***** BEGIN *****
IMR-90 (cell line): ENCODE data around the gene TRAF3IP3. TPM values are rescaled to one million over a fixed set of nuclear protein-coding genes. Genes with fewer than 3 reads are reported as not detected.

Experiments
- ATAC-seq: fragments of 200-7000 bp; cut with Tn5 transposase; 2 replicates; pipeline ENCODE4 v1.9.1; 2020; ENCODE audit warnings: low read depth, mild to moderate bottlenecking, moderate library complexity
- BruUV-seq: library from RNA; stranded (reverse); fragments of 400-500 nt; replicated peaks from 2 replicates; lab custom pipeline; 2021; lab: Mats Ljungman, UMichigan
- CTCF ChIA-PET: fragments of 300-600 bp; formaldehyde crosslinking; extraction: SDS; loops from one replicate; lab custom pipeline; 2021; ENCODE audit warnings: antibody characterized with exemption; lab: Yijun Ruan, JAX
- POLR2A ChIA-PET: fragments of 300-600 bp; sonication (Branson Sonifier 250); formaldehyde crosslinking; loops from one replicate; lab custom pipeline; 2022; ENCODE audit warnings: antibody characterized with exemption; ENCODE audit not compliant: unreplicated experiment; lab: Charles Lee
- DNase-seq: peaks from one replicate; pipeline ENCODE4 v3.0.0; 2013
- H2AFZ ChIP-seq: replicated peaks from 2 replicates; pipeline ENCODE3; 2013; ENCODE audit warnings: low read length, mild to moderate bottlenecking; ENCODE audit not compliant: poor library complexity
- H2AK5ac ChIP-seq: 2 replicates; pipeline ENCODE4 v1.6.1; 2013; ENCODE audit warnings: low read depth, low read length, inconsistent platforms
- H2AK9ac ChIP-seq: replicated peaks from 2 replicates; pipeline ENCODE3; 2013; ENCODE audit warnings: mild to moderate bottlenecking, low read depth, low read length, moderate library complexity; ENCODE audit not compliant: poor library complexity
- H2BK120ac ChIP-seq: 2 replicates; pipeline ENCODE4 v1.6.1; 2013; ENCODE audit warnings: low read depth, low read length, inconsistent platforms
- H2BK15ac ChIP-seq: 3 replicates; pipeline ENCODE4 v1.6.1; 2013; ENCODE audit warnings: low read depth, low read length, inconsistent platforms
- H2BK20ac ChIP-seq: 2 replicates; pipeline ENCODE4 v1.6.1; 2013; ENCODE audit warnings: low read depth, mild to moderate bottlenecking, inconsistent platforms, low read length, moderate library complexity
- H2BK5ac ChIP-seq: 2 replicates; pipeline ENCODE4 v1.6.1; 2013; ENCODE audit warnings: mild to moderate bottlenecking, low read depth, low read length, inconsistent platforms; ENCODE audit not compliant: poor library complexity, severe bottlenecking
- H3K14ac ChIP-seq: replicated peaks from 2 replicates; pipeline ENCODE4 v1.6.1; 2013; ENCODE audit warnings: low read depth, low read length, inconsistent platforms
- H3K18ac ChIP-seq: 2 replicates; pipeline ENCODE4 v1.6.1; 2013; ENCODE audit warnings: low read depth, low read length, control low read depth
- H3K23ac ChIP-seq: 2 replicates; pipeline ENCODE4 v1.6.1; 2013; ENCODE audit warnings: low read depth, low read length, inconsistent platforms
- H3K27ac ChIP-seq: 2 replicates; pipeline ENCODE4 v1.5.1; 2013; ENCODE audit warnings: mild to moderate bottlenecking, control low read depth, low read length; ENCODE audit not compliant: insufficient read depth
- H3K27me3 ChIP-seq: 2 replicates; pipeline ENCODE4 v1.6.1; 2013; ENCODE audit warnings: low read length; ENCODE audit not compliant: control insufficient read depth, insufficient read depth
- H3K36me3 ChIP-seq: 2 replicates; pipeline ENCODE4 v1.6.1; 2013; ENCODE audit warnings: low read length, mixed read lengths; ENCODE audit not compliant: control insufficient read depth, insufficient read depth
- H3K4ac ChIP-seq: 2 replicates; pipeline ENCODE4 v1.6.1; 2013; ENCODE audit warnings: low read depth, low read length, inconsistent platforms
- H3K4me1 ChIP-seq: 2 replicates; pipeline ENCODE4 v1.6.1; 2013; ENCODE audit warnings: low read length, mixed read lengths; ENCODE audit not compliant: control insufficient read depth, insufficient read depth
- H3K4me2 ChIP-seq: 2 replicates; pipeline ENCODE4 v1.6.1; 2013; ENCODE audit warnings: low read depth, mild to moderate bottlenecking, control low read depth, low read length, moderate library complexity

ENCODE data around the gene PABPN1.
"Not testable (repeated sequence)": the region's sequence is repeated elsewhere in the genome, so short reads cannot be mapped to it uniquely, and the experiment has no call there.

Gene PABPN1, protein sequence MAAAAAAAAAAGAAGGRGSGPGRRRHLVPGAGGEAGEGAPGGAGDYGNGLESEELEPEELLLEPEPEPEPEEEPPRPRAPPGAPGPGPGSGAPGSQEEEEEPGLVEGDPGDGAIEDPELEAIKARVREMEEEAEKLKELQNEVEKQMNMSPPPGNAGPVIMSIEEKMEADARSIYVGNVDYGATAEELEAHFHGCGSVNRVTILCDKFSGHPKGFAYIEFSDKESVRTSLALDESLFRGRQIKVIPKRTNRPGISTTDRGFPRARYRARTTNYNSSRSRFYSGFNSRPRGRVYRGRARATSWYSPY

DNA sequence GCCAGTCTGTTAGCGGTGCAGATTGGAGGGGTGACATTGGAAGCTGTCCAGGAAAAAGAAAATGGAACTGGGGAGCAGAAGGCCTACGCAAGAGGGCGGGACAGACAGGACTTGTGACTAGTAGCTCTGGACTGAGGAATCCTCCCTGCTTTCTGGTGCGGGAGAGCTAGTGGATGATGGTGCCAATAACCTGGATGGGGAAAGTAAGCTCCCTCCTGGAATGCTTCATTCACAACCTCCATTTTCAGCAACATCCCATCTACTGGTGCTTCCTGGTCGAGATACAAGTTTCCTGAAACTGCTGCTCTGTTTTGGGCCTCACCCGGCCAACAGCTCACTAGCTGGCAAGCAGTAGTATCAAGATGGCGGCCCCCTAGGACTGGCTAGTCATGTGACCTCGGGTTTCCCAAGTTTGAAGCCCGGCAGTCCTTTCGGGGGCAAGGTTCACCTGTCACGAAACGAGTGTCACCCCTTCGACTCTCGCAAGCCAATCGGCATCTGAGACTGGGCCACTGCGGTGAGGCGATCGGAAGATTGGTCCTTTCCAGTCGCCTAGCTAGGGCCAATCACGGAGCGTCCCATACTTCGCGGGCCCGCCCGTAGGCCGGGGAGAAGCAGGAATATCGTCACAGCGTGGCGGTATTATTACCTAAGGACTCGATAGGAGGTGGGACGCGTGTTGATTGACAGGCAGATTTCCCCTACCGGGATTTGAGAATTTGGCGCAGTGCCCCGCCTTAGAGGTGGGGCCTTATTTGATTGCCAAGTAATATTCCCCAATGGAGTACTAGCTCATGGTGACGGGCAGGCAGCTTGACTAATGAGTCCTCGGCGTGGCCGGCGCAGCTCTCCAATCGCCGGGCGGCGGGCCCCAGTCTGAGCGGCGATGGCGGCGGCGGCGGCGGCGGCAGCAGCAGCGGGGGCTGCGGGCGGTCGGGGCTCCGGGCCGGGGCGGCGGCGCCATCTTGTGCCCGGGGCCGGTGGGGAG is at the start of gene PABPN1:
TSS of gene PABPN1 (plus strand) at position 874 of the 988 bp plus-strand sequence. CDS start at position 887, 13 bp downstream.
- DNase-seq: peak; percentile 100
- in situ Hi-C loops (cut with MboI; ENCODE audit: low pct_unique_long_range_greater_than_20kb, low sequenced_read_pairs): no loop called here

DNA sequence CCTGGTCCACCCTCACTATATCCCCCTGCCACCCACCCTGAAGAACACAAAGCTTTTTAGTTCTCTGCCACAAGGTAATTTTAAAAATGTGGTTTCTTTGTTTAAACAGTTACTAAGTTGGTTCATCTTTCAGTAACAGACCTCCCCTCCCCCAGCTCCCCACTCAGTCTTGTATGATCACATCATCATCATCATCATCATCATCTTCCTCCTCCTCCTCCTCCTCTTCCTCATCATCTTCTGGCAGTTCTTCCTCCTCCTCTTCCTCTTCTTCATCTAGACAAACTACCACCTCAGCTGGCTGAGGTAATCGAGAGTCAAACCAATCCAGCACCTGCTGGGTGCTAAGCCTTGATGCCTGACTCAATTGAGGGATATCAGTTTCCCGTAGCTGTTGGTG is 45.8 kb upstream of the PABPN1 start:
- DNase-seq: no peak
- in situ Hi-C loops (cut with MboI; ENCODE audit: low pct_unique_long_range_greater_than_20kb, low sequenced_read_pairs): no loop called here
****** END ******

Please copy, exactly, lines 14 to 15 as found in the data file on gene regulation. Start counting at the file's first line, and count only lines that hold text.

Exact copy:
- H2BK5ac ChIP-seq: 2 replicates; pipeline ENCODE4 v1.6.1; 2013; ENCODE audit warnings: mild to moderate bottlenecking, low read depth, low read length, inconsistent platforms; ENCODE audit not compliant: poor library complexity, severe bottlenecking
- H3K14ac ChIP-seq: replicated peaks from 2 replicates; pipeline ENCODE4 v1.6.1; 2013; ENCODE audit warnings: low read depth, low read length, inconsistent platforms